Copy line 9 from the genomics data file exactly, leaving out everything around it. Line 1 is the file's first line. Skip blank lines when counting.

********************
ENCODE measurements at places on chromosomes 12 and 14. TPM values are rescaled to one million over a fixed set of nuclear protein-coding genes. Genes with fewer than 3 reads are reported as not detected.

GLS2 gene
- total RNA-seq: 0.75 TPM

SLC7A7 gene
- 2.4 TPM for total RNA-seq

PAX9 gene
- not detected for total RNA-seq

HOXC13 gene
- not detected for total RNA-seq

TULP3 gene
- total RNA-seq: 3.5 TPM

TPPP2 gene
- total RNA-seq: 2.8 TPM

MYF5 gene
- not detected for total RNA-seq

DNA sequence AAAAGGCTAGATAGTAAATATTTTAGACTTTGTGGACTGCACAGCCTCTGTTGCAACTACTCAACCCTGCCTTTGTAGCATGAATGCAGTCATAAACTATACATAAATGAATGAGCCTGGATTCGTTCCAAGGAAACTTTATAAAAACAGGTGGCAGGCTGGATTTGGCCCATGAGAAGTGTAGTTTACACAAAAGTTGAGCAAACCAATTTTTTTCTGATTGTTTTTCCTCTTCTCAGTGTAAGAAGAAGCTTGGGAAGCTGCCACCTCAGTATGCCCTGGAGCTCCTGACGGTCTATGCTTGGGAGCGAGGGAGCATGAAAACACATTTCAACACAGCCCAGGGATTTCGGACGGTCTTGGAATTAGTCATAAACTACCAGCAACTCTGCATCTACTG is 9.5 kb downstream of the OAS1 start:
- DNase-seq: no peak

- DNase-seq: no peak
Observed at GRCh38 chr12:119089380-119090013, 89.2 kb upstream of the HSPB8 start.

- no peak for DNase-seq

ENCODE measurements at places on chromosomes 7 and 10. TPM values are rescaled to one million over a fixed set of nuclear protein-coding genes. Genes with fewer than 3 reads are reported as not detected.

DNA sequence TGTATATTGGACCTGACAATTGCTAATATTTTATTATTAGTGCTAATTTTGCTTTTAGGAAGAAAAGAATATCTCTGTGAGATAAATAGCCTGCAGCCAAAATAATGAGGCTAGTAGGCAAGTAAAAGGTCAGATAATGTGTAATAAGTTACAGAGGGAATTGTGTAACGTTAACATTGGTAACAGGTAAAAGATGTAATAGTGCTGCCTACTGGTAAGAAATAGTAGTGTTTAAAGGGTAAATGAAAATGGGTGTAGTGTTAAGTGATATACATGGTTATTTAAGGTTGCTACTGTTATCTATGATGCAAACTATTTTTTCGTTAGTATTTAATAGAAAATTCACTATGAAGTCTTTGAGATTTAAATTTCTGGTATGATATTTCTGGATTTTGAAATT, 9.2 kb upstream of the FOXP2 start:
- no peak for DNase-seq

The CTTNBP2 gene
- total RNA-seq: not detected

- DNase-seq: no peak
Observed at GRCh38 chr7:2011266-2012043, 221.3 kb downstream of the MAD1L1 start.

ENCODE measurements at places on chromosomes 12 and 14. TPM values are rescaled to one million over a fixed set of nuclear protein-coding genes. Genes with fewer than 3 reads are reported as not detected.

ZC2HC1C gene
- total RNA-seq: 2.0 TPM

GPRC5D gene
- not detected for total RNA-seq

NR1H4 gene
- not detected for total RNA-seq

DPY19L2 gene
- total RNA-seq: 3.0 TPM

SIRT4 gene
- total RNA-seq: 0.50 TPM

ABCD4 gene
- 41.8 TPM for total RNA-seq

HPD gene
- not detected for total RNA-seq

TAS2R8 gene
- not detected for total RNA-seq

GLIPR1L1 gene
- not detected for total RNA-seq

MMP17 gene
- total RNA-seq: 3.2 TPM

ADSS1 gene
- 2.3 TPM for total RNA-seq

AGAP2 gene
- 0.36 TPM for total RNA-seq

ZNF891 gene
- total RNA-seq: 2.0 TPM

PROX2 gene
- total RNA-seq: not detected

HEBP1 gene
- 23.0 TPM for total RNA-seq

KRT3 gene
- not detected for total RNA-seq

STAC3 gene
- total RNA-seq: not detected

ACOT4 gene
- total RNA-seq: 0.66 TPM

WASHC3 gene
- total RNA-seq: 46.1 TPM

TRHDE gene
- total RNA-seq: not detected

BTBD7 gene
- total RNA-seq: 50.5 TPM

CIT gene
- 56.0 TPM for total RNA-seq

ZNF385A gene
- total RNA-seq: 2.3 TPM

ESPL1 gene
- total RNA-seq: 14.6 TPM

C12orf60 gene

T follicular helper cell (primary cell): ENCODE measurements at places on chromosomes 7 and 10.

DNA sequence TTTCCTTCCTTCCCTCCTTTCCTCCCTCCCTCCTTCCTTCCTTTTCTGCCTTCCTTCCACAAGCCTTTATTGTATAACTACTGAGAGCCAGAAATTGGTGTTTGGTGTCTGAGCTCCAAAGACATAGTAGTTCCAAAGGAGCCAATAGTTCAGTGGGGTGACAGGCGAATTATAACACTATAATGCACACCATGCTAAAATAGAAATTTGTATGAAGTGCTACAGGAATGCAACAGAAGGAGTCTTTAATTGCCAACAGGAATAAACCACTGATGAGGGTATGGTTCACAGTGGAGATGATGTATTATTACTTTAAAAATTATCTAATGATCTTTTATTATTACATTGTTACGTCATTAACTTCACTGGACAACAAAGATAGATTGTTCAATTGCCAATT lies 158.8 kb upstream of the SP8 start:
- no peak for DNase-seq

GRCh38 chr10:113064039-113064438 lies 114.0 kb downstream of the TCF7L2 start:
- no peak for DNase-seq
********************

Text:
- not detected for total RNA-seq